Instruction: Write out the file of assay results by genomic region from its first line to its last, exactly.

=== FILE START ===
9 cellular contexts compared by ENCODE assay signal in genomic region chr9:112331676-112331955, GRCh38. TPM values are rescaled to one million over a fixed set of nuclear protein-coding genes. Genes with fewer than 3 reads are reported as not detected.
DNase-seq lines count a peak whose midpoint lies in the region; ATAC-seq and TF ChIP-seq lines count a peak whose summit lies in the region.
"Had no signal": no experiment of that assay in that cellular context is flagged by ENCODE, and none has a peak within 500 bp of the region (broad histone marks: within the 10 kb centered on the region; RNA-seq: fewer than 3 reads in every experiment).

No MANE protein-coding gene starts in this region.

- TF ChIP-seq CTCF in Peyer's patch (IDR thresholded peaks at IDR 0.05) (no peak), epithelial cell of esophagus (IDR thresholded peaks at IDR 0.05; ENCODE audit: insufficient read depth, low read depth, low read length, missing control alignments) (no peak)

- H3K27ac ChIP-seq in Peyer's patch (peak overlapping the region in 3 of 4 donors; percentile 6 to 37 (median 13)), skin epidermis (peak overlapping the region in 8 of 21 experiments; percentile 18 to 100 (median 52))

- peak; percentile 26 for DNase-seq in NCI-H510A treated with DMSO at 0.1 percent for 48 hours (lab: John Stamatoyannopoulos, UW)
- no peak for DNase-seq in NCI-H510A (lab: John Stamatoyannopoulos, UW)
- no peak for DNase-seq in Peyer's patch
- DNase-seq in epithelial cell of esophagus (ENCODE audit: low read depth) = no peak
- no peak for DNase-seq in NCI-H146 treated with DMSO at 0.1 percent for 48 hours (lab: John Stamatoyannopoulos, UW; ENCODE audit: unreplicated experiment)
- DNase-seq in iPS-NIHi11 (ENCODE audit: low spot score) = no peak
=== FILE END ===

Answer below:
9 cellular contexts compared by ENCODE assay signal in genomic region chr9:112331676-112331955, GRCh38. TPM values are rescaled to one million over a fixed set of nuclear protein-coding genes. Genes with fewer than 3 reads are reported as not detected.
DNase-seq lines count a peak whose midpoint lies in the region; ATAC-seq and TF ChIP-seq lines count a peak whose summit lies in the region.
"Had no signal": no experiment of that assay in that cellular context is flagged by ENCODE, and none has a peak within 500 bp of the region (broad histone marks: within the 10 kb centered on the region; RNA-seq: fewer than 3 reads in every experiment).

No MANE protein-coding gene starts in this region.

- TF ChIP-seq CTCF in Peyer's patch (IDR thresholded peaks at IDR 0.05) (no peak), epithelial cell of esophagus (IDR thresholded peaks at IDR 0.05; ENCODE audit: insufficient read depth, low read depth, low read length, missing control alignments) (no peak)

- H3K27ac ChIP-seq in Peyer's patch (peak overlapping the region in 3 of 4 donors; percentile 6 to 37 (median 13)), skin epidermis (peak overlapping the region in 8 of 21 experiments; percentile 18 to 100 (median 52))

- peak; percentile 26 for DNase-seq in NCI-H510A treated with DMSO at 0.1 percent for 48 hours (lab: John Stamatoyannopoulos, UW)
- no peak for DNase-seq in NCI-H510A (lab: John Stamatoyannopoulos, UW)
- no peak for DNase-seq in Peyer's patch
- DNase-seq in epithelial cell of esophagus (ENCODE audit: low read depth) = no peak
- no peak for DNase-seq in NCI-H146 treated with DMSO at 0.1 percent for 48 hours (lab: John Stamatoyannopoulos, UW; ENCODE audit: unreplicated experiment)
- DNase-seq in iPS-NIHi11 (ENCODE audit: low spot score) = no peak